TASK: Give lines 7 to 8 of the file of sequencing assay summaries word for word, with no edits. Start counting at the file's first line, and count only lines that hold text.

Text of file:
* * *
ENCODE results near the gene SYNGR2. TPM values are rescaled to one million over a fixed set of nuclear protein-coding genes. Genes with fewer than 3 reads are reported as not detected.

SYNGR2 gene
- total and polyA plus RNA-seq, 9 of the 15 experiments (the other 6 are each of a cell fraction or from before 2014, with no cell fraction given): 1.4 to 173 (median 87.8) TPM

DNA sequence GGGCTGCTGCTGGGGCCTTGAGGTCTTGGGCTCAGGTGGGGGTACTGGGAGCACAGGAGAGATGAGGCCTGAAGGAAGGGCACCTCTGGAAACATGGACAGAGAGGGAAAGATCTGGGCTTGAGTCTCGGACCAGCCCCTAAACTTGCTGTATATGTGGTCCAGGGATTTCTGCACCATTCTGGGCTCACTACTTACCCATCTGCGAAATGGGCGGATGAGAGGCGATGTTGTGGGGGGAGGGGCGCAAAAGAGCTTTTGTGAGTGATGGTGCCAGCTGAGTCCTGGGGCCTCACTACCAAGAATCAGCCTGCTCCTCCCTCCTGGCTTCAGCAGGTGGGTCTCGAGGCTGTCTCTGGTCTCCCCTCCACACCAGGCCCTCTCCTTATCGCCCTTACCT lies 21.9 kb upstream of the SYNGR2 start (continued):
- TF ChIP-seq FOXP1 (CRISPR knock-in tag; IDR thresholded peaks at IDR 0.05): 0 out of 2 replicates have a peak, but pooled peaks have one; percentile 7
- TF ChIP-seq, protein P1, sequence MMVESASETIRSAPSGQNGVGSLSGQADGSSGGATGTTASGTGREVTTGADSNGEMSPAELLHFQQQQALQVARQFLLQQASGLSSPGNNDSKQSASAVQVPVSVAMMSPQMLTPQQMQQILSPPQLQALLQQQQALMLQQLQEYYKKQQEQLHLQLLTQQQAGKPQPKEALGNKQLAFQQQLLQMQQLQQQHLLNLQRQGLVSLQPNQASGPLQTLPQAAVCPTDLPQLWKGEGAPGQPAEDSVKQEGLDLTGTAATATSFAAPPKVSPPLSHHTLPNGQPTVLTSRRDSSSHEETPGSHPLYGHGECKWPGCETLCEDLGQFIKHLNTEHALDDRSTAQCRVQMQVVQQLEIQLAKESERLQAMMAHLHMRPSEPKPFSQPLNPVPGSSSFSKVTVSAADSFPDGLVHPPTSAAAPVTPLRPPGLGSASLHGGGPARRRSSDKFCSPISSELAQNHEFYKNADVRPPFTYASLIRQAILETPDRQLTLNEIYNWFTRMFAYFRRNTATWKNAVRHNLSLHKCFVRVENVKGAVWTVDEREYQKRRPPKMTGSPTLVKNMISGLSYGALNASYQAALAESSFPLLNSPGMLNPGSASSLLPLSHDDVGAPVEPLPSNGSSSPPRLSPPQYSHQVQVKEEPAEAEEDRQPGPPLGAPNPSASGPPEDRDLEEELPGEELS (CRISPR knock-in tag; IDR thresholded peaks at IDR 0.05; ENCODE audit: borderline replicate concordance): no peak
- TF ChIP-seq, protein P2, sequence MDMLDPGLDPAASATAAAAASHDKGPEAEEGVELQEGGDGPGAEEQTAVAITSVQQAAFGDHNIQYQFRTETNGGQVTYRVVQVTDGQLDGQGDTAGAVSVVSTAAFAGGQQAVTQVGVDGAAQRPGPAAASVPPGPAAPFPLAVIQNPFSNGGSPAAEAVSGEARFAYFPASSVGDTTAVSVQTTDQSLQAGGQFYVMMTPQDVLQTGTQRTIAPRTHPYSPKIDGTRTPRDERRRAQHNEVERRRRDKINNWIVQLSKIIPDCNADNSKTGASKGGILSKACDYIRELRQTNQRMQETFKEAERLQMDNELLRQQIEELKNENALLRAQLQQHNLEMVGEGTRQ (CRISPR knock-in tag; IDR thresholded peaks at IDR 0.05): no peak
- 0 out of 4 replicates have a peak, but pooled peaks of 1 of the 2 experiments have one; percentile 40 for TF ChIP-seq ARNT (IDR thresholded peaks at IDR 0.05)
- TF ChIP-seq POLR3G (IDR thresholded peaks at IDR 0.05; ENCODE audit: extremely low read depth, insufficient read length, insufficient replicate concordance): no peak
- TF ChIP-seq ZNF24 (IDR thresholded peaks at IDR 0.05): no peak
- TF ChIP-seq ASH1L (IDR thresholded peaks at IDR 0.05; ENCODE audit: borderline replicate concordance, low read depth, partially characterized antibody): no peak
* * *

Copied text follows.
- TF ChIP-seq, protein P2, sequence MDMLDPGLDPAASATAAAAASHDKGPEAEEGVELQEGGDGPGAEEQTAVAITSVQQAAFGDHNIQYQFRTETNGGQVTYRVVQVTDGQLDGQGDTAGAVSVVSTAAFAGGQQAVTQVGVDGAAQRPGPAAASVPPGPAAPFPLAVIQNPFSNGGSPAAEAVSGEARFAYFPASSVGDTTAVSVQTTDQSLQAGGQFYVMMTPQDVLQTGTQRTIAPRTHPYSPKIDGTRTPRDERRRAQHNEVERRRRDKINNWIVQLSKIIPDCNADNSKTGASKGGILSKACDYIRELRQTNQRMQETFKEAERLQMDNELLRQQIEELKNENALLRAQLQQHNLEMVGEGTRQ (CRISPR knock-in tag; IDR thresholded peaks at IDR 0.05): no peak
- 0 out of 4 replicates have a peak, but pooled peaks of 1 of the 2 experiments have one; percentile 40 for TF ChIP-seq ARNT (IDR thresholded peaks at IDR 0.05)